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How to tackle high prices. A few tips

Amar Pandit | July 28, 2008

Consumers have been feeling the heat of rising inflation for the last few months. Though the number seem to have come down marginally to 11.89 per cent (for week ended July 12), there seems to be little respite. Such times force the individual to take a relook at their savings strategy and monthly budgets. The basic idea is to do things smartly to save on costs. Of course, there is a rising interest burden as well that makes things worse.

In such uncertain times, your investments need to deliver higher returns to break even. For instance, if the inflation is touching 12 per cent, you will have to earn 17-18 per cent pre-tax (for the highest income bracket) so that there is no capital loss.

While keeping idle cash in banks may seem like a safe and secure strategy, it can never protect the purchasing power of your money and will lead to wealth erosion. But cash certainly has its uses. It can be used to retire or reduce high-cost loans.

Also, make long-term investments in gold and equities to beat the inflation in the long run. At every sharp dip, you can increase the equity exposure in-line with your asset allocation.

Gold is also a good idea, if the scaling is done in a staggered fashion. Though in the short term, gold might not deliver, it will always do well in the over time. Some jewellers are offering gold without any additional making charges now.

Even investment in residential property is a good hedge, but some correction is due in the prices.

As far as your monthly budget goes, have a savings budget rather than an expense budget. During high inflationary and interest rate periods, do not succumb to the pressure of reducing your saving. Instead spend smartly.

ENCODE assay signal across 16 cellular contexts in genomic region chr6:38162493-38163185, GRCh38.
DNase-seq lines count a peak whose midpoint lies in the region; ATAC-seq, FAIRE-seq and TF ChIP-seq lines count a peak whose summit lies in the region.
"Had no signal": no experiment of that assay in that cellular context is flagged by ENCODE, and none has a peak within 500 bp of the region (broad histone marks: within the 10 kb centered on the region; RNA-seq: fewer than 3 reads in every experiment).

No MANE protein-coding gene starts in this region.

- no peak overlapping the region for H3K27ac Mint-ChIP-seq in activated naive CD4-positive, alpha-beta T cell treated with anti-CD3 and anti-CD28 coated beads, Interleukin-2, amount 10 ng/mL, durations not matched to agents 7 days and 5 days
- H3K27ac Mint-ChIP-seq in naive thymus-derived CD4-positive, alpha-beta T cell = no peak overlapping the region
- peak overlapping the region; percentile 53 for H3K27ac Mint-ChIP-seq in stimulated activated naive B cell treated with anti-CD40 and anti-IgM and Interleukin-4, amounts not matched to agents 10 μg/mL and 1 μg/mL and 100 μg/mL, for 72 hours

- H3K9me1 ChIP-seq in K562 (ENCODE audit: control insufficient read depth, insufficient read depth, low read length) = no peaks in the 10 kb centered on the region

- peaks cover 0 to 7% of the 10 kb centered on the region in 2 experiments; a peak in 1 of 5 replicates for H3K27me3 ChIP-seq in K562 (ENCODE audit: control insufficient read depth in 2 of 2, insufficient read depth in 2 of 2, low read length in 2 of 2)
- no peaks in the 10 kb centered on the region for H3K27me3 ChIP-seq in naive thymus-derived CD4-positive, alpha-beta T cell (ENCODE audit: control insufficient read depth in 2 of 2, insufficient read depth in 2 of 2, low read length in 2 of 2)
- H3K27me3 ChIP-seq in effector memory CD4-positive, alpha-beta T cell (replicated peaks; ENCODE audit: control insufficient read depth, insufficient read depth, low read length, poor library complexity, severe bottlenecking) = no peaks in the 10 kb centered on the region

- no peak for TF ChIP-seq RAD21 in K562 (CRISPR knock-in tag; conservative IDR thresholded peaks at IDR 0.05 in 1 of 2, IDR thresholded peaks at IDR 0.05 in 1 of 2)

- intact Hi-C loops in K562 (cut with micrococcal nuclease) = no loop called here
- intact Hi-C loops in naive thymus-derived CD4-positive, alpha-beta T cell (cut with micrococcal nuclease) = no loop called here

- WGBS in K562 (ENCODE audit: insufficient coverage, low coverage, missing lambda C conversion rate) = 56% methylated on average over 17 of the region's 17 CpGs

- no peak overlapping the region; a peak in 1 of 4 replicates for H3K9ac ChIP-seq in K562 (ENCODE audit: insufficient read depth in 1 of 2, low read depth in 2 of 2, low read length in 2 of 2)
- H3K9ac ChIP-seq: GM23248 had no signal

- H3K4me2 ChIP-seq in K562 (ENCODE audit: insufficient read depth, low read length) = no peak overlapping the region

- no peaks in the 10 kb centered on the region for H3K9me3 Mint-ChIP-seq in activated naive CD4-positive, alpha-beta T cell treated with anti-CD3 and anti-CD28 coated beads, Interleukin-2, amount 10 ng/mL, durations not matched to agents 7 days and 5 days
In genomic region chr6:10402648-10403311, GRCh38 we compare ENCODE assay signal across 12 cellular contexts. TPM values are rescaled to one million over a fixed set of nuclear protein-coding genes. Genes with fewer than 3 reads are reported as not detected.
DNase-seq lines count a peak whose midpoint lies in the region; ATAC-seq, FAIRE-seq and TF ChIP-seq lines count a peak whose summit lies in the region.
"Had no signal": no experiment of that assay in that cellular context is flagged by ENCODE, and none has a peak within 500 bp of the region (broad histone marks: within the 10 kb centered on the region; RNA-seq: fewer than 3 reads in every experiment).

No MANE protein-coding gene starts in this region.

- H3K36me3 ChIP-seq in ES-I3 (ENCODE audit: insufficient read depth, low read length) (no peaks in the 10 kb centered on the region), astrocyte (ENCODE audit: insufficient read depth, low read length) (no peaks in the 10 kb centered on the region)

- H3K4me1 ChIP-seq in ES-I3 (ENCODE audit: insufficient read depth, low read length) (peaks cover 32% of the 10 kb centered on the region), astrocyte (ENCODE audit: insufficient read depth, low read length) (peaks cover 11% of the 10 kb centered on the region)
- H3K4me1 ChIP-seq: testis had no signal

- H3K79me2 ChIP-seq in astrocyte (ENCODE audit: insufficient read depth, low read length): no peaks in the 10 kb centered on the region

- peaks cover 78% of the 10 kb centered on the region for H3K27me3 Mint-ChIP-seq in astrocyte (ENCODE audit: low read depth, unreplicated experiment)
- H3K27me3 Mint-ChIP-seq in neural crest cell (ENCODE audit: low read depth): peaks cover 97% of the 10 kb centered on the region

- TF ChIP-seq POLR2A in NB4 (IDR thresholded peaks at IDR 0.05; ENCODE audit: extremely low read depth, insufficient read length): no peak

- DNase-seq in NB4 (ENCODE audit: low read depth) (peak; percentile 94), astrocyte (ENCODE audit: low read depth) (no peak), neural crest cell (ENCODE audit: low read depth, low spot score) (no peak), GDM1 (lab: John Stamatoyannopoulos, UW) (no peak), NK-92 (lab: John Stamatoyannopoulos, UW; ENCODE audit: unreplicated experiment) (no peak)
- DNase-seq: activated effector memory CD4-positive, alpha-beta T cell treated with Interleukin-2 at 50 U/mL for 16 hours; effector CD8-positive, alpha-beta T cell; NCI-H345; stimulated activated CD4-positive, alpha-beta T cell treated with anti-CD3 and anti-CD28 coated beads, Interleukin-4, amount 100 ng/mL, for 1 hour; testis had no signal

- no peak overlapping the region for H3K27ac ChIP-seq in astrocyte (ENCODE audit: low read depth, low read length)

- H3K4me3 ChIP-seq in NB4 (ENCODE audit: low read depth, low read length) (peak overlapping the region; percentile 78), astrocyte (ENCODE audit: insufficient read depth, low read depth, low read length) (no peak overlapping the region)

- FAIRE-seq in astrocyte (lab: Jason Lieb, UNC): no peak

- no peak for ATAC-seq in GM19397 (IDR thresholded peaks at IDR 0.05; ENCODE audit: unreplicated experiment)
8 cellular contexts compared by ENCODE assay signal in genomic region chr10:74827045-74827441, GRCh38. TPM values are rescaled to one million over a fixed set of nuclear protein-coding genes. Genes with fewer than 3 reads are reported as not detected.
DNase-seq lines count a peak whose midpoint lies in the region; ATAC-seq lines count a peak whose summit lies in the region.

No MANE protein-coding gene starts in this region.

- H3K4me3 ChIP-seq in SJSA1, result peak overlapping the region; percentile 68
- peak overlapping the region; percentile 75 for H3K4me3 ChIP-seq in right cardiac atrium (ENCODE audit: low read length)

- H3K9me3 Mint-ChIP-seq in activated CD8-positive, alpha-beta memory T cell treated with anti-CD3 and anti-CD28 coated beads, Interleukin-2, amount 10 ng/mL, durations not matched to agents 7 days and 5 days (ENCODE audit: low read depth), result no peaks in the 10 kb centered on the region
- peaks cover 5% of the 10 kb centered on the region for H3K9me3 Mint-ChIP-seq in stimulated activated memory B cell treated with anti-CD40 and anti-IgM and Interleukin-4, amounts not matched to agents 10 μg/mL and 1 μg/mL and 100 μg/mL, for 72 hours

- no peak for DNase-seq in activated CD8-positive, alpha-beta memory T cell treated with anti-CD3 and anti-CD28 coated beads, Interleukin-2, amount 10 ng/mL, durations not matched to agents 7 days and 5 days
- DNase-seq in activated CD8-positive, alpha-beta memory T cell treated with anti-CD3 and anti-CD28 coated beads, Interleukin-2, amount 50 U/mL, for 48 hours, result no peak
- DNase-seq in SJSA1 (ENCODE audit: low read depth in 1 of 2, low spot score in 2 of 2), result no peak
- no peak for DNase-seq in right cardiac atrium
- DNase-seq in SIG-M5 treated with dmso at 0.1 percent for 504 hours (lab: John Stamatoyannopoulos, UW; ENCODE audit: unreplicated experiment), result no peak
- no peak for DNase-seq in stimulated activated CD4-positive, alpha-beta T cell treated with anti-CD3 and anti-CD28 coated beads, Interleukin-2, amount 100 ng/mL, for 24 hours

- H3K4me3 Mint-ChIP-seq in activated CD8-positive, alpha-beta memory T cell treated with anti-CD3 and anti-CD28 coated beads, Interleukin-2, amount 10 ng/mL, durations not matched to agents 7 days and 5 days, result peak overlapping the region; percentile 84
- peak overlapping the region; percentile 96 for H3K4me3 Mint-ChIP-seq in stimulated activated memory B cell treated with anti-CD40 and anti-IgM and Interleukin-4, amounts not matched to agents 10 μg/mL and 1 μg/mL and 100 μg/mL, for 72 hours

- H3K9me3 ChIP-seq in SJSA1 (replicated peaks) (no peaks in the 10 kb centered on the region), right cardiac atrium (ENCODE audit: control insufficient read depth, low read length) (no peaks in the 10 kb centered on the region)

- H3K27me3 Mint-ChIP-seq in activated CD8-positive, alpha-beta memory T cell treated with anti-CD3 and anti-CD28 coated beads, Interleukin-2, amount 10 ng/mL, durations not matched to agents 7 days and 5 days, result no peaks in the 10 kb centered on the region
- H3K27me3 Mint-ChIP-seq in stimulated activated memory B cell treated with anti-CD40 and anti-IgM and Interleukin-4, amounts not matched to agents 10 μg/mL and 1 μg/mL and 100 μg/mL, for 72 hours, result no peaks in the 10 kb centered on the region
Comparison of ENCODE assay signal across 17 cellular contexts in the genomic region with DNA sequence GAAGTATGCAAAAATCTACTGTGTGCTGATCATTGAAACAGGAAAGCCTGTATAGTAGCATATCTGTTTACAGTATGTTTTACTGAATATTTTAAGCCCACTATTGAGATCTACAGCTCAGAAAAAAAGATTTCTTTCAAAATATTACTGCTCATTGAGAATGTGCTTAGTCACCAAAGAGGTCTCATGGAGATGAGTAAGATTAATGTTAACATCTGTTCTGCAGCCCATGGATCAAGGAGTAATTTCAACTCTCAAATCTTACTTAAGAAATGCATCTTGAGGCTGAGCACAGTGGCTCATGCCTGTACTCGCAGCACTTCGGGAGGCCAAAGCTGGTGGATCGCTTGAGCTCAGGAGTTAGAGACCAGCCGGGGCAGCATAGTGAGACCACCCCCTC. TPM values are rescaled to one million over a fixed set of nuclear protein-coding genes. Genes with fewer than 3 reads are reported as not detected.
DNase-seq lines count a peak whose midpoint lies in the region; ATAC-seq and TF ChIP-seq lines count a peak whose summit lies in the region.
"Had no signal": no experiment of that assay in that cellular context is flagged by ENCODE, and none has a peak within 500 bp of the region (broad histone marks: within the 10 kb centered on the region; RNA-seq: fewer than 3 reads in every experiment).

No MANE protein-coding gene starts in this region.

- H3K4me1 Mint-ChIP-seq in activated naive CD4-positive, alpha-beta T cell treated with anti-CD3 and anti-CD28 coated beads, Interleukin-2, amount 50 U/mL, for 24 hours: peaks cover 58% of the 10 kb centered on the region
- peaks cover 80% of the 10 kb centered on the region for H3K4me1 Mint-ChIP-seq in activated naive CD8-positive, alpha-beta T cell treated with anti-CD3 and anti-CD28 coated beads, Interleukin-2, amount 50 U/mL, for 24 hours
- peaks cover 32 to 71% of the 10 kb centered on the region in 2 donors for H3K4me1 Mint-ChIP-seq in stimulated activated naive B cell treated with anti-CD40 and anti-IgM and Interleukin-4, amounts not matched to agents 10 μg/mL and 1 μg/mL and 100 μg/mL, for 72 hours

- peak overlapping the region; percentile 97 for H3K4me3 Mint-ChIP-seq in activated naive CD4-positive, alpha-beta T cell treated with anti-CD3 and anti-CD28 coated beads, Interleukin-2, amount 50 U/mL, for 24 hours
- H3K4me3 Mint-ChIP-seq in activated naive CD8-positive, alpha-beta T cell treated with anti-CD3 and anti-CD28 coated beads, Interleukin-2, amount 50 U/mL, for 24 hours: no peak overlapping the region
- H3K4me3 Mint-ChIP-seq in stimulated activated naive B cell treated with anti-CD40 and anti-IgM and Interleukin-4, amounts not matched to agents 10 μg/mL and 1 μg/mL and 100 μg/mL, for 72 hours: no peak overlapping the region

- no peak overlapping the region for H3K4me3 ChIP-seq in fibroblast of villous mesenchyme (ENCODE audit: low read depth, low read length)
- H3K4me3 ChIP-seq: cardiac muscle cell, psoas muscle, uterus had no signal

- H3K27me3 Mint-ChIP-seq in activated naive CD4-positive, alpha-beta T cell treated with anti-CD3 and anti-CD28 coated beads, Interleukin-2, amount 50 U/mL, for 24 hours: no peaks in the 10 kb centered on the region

Some of the smart spending measures that you can take up include cutting down on areas that are a part of lifestyle inflation. These would include:

Reduce your expenses on watching movies. Rather watch them on off-days when ticket prices are substantially lower.

Eating out can be an expensive affair. For most professionals today, dining or having lunch outside constitute a significant part of their monthly expenses. Reducing the frequency could be a good idea. In fact having more parties at home can be a cheaper idea.

Electricity bill is another area where cost-cutting can be done. Instead of keeping the home AC on for several hours, use it for a few hours less. Similarly, switch off the appliances and lights when not in use.

Cut your fuel costs. Using public transport or car pools could be a cheaper option.

Go to the big malls once or twice a month and stock up on your grocery items. This can insulate you from not just rising food prices but also lower your transportation costs.

Avoid big purchases. Smart spending does not mean being stingy but focusing on your priorities and expenses that should be done (Children's tuition fees is certainly far more important than eating out several times a month or taking a short vacation.)

For people, who cannot control their mobile expenses, should opt for pre paid cards.

Most importantly, do a monthly review of your credit card and bank account statements. This would help you to pin-point areas where expenditure can be cut. For instance, recently when I checked one of my dormant accounts, I realised that the bank was charging me Rs 500 every month even though, I was told there will be no charges.

This list is by no means exhaustive. But making a start will definitely help to keep your financial health secure.

The writer is director, My Financial Advisor



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